UK feed wheat futures price rises in turbulent market

UK feed wheat prices have risen in a week of turbulent market movements.

As of Wednesday 2 June, the futures price for November 2021 stood at £180.75/t, up from £170.5/t seven days earlier.

It had risen to £175/t on Thursday 27 May, before settling at £174/t the next day, ahead of the long weekend in both the UK and US, following the global market.

Regional spot feed wheat prices gathered on Wednesday 2 June were up by about £3.50/t on the week at an average of £198.30/t ex-farm.

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The AHDB published its first estimates of 2020-21 end-of-season stocks for wheat and barley on Thursday, reporting marked year-on-year reductions for both wheat (-51%) and barley (-27%).

Animal feed rations are likely to feature more wheat next season, at the expense of barley. This, combined with the lower carryover stocks, means UK wheat supply and demand will remain tight, said the AHDB.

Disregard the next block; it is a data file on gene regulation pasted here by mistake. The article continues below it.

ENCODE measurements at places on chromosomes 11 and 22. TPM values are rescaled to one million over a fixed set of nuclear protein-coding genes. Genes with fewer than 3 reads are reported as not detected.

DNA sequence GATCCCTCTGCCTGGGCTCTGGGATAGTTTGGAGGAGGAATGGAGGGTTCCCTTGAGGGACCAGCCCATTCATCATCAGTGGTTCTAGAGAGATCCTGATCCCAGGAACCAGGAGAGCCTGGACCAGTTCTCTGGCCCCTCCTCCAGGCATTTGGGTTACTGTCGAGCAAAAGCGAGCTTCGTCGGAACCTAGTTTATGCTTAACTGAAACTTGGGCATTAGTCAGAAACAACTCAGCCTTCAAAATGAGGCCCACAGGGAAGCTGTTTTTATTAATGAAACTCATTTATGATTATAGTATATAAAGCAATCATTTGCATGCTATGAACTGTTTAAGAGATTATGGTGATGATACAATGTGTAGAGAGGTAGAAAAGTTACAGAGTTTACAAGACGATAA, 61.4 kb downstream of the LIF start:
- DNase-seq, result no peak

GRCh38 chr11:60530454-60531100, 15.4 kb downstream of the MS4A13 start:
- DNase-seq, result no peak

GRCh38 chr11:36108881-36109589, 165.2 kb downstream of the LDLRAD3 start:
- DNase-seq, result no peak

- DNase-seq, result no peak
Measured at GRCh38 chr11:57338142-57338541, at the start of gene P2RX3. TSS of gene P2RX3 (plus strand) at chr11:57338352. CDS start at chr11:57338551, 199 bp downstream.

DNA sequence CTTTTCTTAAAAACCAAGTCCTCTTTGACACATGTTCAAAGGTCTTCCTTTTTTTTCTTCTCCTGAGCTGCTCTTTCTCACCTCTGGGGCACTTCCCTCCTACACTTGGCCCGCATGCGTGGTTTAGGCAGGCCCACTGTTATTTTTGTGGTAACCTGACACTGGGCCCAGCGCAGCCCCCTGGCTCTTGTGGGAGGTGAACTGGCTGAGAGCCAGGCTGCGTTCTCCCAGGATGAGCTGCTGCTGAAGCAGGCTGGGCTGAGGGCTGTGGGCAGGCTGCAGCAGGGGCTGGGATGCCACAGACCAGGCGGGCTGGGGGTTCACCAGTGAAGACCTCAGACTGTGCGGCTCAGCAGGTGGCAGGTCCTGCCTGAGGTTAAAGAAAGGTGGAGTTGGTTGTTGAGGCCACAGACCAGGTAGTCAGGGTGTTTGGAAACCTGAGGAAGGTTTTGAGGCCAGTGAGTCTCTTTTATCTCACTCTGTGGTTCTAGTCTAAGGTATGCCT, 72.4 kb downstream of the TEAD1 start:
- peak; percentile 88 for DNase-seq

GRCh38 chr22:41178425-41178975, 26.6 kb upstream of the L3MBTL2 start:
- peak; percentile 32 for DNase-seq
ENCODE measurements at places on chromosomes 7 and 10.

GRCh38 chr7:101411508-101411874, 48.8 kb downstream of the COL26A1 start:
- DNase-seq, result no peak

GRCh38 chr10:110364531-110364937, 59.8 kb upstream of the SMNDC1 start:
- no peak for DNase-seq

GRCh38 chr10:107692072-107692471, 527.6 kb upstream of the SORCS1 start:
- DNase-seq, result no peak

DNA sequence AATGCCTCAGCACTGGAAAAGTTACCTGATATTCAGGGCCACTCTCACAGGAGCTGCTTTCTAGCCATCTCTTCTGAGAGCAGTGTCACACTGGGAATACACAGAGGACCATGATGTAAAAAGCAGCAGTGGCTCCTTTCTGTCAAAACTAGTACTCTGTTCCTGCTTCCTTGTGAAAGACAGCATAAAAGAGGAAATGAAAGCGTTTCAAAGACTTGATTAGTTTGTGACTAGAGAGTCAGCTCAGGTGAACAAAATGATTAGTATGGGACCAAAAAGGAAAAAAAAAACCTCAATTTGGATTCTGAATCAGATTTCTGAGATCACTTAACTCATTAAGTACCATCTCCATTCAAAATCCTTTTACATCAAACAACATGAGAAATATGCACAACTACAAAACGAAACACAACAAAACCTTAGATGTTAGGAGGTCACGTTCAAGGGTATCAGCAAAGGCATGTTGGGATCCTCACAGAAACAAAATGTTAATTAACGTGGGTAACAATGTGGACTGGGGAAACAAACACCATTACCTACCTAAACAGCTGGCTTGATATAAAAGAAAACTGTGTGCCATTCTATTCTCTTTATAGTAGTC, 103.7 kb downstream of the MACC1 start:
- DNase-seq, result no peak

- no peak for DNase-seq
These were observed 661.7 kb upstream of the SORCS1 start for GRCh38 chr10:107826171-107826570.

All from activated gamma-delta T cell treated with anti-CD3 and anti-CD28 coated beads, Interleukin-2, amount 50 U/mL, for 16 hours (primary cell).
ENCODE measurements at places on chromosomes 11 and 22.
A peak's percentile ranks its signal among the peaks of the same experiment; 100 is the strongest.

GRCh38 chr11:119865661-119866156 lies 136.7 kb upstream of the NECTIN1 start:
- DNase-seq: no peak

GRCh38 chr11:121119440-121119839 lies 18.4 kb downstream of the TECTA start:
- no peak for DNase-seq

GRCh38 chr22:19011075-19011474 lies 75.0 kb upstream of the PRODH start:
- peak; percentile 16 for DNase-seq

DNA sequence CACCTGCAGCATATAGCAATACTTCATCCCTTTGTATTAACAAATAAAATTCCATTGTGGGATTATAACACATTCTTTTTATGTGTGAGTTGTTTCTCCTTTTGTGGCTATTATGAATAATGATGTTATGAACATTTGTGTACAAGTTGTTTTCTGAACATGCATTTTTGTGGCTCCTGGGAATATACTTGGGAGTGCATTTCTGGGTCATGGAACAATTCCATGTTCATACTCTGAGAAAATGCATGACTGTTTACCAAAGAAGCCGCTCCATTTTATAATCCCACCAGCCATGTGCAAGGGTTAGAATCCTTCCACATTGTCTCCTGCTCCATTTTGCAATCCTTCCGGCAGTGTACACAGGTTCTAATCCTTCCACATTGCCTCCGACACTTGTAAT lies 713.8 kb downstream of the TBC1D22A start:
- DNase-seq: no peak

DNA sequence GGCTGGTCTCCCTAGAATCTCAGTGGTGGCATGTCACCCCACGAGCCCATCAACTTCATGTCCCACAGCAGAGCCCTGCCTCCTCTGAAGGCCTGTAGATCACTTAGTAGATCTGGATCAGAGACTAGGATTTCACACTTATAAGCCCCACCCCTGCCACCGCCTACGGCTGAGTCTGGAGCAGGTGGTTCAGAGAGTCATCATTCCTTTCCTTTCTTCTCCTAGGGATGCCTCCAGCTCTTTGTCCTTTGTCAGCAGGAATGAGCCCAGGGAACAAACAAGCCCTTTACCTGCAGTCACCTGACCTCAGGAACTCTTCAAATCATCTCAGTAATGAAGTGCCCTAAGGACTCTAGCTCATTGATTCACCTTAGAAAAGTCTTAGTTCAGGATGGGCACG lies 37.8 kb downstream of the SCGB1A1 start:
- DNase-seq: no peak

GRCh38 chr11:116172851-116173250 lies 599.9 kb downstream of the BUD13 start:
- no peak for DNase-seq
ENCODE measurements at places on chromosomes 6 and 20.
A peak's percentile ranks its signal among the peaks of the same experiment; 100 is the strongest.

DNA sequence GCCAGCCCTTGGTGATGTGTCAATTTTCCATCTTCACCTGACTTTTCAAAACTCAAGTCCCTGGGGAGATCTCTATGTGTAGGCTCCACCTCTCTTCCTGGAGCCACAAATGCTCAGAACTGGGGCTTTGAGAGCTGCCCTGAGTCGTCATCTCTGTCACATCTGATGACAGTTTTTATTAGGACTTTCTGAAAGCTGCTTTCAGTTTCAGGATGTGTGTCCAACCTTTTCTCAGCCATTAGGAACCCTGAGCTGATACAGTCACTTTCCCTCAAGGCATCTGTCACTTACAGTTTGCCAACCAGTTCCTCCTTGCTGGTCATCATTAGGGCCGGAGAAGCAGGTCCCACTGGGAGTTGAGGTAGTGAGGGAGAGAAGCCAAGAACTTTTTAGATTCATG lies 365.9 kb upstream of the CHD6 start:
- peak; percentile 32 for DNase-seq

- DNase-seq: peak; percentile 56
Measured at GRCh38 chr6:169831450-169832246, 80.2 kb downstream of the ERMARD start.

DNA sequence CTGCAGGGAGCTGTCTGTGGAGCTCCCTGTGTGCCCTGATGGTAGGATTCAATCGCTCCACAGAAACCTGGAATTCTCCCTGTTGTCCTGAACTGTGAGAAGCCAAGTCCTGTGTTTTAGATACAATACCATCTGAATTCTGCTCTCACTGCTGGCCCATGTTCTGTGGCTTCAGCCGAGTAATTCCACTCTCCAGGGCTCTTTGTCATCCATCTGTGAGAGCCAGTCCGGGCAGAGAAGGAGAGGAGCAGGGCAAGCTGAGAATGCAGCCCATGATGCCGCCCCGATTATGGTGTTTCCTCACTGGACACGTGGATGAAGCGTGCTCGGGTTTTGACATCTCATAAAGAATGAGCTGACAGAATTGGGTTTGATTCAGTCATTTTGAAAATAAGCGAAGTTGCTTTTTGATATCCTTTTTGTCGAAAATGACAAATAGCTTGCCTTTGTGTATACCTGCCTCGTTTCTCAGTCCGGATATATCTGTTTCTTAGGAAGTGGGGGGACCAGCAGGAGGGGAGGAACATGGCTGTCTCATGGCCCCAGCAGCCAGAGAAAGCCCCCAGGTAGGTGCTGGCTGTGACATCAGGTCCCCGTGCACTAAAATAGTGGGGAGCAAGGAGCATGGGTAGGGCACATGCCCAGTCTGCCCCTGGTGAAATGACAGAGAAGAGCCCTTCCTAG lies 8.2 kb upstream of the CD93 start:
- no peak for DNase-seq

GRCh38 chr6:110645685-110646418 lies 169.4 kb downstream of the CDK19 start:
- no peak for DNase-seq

For barley, how brewing demand recovers as Covid-19 restrictions ease will be an important factor for the market.

Mark Smith, trading director at merchant Saxon Agriculture, said the latest AHDB 2020-21 balance sheet shows a wheat deficit of 300,000t, which would necessitate new-crop imports in July and August.

“It has been another turbulent week of large price movement, as speculators continue to react to their diet of developing stories and rumours,” said Mr Smith of last week’s trade.

“The market flips from all-sellers to all-buyers in a heartbeat, making it a dangerous place to operate for even the most disciplined traders.”

Global factors

Global grain prices rose sharply towards the end of last week due to more dry weather in US spring wheat areas, buying by speculative traders, and confirmation of big US maize export sales.

Paris December 2021 wheat futures rose €2.75/t (£2.37/t) to €212.50/t (£183.08/t), driven by potential EU export sales to Saudi Arabia.

Meanwhile, a new estimate of the Brazilian maize crop reduced the global maize end-of-season stock forecast, and higher animal feed demand, especially in China, led to cuts in global wheat stocks.

Recent cold weather in the US could negatively affect spring wheat and newly planted maize crops.

Conditions in Europe continue to look mostly positive, but more rain is needed in Russia to maintain crop potential.